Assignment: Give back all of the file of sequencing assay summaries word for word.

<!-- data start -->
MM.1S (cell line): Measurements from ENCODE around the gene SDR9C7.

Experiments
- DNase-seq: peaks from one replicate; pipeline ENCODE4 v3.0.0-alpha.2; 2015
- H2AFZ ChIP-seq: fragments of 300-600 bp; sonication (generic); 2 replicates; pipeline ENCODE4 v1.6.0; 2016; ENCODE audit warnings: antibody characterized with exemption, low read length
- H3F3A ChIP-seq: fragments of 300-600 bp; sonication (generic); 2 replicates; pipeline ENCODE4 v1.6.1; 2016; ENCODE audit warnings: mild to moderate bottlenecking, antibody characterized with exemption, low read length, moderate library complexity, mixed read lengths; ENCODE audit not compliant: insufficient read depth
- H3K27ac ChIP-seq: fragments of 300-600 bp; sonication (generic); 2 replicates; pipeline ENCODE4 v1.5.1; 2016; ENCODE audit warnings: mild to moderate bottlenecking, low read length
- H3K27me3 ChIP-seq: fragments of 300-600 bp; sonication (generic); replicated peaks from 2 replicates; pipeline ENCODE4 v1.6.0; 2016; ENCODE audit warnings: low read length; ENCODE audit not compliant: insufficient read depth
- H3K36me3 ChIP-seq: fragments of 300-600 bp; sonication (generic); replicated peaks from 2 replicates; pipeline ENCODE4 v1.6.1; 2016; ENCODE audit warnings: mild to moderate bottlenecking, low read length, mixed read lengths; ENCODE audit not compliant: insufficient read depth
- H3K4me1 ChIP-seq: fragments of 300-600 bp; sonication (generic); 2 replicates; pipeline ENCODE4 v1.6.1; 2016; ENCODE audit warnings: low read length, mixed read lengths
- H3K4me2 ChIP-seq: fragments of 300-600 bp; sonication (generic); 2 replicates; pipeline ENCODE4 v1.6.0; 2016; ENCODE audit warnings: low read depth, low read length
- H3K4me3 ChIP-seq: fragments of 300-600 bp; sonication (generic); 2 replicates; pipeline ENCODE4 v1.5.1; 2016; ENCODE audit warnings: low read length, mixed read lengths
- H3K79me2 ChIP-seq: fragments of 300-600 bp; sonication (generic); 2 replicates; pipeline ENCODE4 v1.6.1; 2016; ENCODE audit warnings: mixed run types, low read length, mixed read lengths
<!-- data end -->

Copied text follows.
MM.1S (cell line): Measurements from ENCODE around the gene SDR9C7.

Experiments
- DNase-seq: peaks from one replicate; pipeline ENCODE4 v3.0.0-alpha.2; 2015
- H2AFZ ChIP-seq: fragments of 300-600 bp; sonication (generic); 2 replicates; pipeline ENCODE4 v1.6.0; 2016; ENCODE audit warnings: antibody characterized with exemption, low read length
- H3F3A ChIP-seq: fragments of 300-600 bp; sonication (generic); 2 replicates; pipeline ENCODE4 v1.6.1; 2016; ENCODE audit warnings: mild to moderate bottlenecking, antibody characterized with exemption, low read length, moderate library complexity, mixed read lengths; ENCODE audit not compliant: insufficient read depth
- H3K27ac ChIP-seq: fragments of 300-600 bp; sonication (generic); 2 replicates; pipeline ENCODE4 v1.5.1; 2016; ENCODE audit warnings: mild to moderate bottlenecking, low read length
- H3K27me3 ChIP-seq: fragments of 300-600 bp; sonication (generic); replicated peaks from 2 replicates; pipeline ENCODE4 v1.6.0; 2016; ENCODE audit warnings: low read length; ENCODE audit not compliant: insufficient read depth
- H3K36me3 ChIP-seq: fragments of 300-600 bp; sonication (generic); replicated peaks from 2 replicates; pipeline ENCODE4 v1.6.1; 2016; ENCODE audit warnings: mild to moderate bottlenecking, low read length, mixed read lengths; ENCODE audit not compliant: insufficient read depth
- H3K4me1 ChIP-seq: fragments of 300-600 bp; sonication (generic); 2 replicates; pipeline ENCODE4 v1.6.1; 2016; ENCODE audit warnings: low read length, mixed read lengths
- H3K4me2 ChIP-seq: fragments of 300-600 bp; sonication (generic); 2 replicates; pipeline ENCODE4 v1.6.0; 2016; ENCODE audit warnings: low read depth, low read length
- H3K4me3 ChIP-seq: fragments of 300-600 bp; sonication (generic); 2 replicates; pipeline ENCODE4 v1.5.1; 2016; ENCODE audit warnings: low read length, mixed read lengths
- H3K79me2 ChIP-seq: fragments of 300-600 bp; sonication (generic); 2 replicates; pipeline ENCODE4 v1.6.1; 2016; ENCODE audit warnings: mixed run types, low read length, mixed read lengths